Judge Richard Kopf, a perennial subject of posts here at the Conspiracy, has now weighed in on the question that Scott Greenfield and I addressed — why is it so rare for a judge to find law enforcement officers not credible?

The first post is notable mostly for the comment thread, which features comments by several judges or ex-judges with interesting thing to say. One is Alabama Judge Joseph “Rusty” Johnston:

Yesterday I met with our new police chief (city of 250,000) I I told him I was getting tired of not having video or audio recordings of defendants statements. I said I felt juries disbelieved the rendition by the officer (especially a narcotics officer). I added, I was not sure I was going to believe another citizen consented to the search of his vehicle unless I had a written signed consent to search (which they have). The Chief looked like I had kicked his dog. I said “Hey, the jurors expect this in this age of technology.” We will see.

In a later comment he explains his perspective:

Frankly, I am rouge. Always have been (I am a red-head). I have made a number angry by demanded the Alabama Constitution be enforced. While I might be viewed as a “hanging judge” I am actually very protective of defendant’s constitutional rights. I am also concerned the direction the nation appears to be headed and nobody much cares, wiretapping, surveillance, etc. My court, circuit, is the trial court of general jurisdiction in the State. Somewhat like the U.S, District Court. I was an ambitious politician/lawyer until I saw widespread election abuses in the 1994 election here, aided by the State judiciary. I never want to be a judge, because of the pay cut. But I knew fate had steered me here.

As the thread continues, he and Judge Kopf quote Nietzsche to one another.

The other set of judicial comments is by Lorin Duckman, formerly a judge in New York:

One day, hopefully before I die, someone will revisit my judicial execution.

It’s not just about the trials. Jurors don’t want to sit, don’t understand the instructions and cannot consider what the sentence should be. They cannot tell if a person is lying or not and tend to believe those who look like them or wear badges, despite instructions to the contrary. It’s not about did the accused did it or didn’t do it, most of the time. It’s about the penalties, the sentences, and the lack of a future when one tries to put a life together after doing time. It’s about judges who need to move calendars, jailers and bailiffs, court reporters and clerks who depend on a steady stream of defendants; for their livelihood, not to mention the suppliers of the food, drink and office supplies, including the phone calls. It’s about over charging by prosecutors and the favoring of clients of those who can afford counsel. But, most of all it’s the Judges who sit silently, listening to the bartering, accepting the stories for fear that they will be removed if they question, dismiss or offer justice. Break my hear[t], they did.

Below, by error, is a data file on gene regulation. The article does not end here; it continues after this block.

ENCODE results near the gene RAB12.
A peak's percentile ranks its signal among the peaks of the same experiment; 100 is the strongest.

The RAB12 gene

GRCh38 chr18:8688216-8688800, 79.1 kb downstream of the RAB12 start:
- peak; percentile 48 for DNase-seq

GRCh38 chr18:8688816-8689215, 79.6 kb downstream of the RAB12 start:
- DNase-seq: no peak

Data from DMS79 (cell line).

A comment I made, “cops lie all the time,” was introduced as evidence at my removal hearing and served as the basis for finding me biased. I couldn’t have been the only judge who believed that, could I?

Finally, in a second post, Judge Kopf offers his own answer to the question “Why does Judge Kopf believe cops most of the time?” His post begins:

The following is not intended as an excuse. Indeed, it may be viewed as an indictment. With the foregoing keenly in mind, and in no particular order, here are some of my thoughts on why I have tended to believe cops most of the time.

He then gives nine separate reasons, which you can read here.